The 6 Most Undeserving Best Supporting Actress Oscar Winners
I love the Academy Awards. I watch them every year, even if I haven't seen many of the nominated films. Watching the Oscars feels like witnessing Hollywood history, and although I know people complain about the politicization of the entertainment industry, it's easy for me to put all of that aside (0ther than momentarily grumbling about it) one night a year.
I've also enjoyed studying the history of the Oscars, and along with that, I like playing armchair movie critic, looking back and judging which wins made sense and which winners were undeserving. The Academy usually gets it right, but occasionally, they make the wrong choice.
In the days leading up to this year's Academy Awards, I'm going to look at the four acting categories along with Best Picture and share the most undeserving winners in each category with you. I'll also speculate on who should have won instead.
Today, let's take a look at the Best Supporting Actress category. Here are the six most undeserving Oscar recipients. Enjoy!
6. Helen Hayes, Airport (1970)
The star-studded disaster movie was a hallmark of cinema in the 1970s. The basic plot of these films follows a cast of characters interacting in a particular environment where disaster awaits—if you've seen the Airplane comedies, probably the only lasting legacy of these pictures, you'll understand the concept.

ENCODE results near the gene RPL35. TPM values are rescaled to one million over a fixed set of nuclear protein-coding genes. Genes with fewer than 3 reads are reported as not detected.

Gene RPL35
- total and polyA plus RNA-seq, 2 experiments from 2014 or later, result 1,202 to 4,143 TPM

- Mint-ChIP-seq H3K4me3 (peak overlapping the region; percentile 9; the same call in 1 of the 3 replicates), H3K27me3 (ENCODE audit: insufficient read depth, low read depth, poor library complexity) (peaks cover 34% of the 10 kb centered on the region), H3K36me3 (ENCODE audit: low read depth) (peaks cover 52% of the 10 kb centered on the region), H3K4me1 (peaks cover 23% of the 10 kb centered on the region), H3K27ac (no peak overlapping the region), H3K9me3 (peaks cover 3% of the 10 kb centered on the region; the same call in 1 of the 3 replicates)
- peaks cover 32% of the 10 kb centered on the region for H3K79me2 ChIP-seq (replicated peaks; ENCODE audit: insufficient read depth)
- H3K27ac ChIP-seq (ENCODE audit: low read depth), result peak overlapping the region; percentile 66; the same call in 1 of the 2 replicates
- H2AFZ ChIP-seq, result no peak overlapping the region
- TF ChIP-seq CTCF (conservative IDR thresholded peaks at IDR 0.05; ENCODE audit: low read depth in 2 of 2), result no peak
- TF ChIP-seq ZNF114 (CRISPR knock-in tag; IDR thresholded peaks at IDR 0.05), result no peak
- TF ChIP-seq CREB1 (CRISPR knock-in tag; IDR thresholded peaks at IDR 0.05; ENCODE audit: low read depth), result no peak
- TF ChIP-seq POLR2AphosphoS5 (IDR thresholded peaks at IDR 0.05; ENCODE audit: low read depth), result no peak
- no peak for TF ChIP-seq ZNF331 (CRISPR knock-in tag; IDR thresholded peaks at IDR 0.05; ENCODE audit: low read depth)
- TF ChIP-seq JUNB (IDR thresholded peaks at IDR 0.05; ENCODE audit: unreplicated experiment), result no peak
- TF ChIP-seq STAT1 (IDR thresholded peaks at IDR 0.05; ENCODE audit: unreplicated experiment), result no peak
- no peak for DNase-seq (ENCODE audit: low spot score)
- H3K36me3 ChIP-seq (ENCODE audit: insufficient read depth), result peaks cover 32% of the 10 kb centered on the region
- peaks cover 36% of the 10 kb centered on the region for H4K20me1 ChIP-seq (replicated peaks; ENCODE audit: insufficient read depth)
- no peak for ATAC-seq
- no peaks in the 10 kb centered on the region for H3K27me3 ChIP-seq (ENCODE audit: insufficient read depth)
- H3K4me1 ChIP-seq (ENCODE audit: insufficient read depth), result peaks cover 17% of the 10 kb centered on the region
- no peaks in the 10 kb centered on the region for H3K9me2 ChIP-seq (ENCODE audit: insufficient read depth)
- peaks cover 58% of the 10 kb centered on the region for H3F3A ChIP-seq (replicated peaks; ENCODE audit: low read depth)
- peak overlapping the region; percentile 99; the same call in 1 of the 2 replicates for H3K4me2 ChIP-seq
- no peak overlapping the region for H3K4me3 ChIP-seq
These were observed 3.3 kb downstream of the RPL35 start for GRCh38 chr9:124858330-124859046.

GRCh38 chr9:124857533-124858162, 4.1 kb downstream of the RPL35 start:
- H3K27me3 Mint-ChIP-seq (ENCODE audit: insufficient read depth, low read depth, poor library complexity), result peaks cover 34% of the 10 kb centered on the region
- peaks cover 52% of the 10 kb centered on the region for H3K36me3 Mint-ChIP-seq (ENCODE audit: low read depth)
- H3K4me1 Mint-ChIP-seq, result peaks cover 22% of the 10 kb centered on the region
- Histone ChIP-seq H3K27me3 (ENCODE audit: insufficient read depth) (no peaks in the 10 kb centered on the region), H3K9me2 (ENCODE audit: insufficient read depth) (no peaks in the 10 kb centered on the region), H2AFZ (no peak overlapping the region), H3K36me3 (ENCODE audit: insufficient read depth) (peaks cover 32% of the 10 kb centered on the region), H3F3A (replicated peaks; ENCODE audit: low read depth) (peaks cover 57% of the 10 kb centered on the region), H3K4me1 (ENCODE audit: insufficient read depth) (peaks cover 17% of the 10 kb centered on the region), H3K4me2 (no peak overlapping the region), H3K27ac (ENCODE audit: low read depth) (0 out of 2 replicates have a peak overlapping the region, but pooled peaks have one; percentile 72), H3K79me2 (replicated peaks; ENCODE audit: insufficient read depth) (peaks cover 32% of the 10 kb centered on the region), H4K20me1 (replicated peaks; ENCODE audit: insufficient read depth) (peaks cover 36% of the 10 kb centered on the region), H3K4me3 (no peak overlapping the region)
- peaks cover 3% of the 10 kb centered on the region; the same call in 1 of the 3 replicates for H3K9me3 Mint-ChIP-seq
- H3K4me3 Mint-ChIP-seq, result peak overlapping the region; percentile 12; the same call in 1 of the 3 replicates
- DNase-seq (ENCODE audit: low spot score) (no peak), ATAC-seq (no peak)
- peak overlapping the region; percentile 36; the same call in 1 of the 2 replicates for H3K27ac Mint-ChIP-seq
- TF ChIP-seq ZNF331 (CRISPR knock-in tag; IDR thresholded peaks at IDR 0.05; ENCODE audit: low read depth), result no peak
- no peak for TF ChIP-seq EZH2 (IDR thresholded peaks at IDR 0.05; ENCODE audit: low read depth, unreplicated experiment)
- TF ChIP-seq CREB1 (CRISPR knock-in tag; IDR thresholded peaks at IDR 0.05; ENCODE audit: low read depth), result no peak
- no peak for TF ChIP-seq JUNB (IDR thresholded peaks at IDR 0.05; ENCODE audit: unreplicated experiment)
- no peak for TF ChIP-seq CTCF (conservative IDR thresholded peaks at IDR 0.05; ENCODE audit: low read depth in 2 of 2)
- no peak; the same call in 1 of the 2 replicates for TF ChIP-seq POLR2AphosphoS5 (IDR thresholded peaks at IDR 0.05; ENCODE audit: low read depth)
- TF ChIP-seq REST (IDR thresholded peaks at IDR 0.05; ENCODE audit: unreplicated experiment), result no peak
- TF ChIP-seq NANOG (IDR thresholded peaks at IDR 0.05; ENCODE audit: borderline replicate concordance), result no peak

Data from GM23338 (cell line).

Airport was the first of this genre of movies, and the cast included the legendary actress Helen Hayes, who played an elderly stowaway in a somewhat silly, non-challenging role that critic Pauline Kael referred to as "her lovable-old-trouper pixie act." The flight crew enlists Hayes' character to help foil a potential bombing on the plane.
The Academy Award nominations that year pitted the old guard against a new generation, and the Best Supporting Actress was no exception, with younger actresses like Karen Black and Sally Kellerman in bold films facing down older stars like Hayes and her co-star Maureen Stapleton.
But it was Hayes' name in the envelope, and she won her second Oscar, though she wasn't present to accept it. The critics seemed to be glad she was absent because, as one critic noted, her work in Airport was, "let's face it, just a teentsy-weentsy bit terrible."
Who should've won? Black's role in Five Easy Pieces may be one of the few long-lasting roles from that year, but the Oscar should've gone to Hayes' co-star, Stapleton, who played the bomber's distraught wife.